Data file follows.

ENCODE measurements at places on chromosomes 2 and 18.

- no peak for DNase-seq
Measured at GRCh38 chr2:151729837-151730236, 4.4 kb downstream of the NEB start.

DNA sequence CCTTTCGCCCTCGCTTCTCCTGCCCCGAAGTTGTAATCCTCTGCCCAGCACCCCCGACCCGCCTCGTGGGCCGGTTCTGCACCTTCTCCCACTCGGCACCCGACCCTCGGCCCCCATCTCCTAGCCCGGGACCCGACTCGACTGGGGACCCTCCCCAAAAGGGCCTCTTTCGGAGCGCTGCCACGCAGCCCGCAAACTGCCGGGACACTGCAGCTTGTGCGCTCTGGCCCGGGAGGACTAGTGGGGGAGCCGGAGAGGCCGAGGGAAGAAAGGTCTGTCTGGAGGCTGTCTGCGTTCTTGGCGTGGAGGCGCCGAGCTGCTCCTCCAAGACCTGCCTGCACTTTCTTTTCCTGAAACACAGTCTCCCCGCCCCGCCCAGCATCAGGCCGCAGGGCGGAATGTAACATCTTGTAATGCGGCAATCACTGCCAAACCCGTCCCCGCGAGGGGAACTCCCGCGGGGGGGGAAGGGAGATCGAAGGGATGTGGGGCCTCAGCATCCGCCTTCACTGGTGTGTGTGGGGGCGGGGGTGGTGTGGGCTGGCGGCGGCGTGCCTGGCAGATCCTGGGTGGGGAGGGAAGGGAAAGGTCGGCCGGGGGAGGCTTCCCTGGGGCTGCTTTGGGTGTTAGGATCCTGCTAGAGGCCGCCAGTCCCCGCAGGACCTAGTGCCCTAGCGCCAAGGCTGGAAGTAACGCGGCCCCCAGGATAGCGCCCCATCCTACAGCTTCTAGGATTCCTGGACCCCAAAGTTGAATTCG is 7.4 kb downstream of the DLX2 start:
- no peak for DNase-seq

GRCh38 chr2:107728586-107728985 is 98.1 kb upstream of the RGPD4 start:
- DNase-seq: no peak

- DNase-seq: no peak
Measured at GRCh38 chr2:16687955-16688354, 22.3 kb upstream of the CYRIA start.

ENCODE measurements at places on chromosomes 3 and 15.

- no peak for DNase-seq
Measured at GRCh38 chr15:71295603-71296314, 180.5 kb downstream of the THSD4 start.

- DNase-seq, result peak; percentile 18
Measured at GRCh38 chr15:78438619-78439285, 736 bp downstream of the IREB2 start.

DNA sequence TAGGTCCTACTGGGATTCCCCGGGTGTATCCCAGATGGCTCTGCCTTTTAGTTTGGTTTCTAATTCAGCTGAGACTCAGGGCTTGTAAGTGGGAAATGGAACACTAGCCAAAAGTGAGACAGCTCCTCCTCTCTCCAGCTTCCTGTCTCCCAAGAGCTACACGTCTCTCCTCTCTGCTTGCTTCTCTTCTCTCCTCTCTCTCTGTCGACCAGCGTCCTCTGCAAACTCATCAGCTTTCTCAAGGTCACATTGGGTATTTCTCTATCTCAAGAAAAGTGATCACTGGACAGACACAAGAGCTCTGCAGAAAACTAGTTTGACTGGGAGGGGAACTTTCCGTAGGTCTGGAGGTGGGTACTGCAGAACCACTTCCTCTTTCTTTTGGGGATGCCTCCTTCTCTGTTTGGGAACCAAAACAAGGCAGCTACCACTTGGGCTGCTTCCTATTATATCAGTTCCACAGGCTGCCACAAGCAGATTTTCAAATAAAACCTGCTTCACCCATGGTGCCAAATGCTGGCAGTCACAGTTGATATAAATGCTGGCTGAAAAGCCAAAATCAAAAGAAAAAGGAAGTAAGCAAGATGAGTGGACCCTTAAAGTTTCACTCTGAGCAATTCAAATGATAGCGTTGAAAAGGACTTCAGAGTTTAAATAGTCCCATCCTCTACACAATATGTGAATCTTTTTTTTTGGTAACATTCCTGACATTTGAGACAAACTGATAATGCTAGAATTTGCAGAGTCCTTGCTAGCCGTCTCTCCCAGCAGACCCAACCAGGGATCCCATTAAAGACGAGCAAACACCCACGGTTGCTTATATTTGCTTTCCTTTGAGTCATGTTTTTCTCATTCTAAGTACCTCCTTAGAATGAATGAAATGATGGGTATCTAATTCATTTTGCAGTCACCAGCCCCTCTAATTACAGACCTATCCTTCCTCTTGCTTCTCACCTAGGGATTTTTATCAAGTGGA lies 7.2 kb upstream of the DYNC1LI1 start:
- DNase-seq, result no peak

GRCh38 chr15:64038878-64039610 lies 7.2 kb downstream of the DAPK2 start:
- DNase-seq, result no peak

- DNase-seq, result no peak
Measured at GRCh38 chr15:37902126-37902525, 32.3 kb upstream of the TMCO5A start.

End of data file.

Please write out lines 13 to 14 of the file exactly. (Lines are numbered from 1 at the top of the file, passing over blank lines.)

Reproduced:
- DNase-seq, result peak; percentile 18
Measured at GRCh38 chr15:78438619-78439285, 736 bp downstream of the IREB2 start.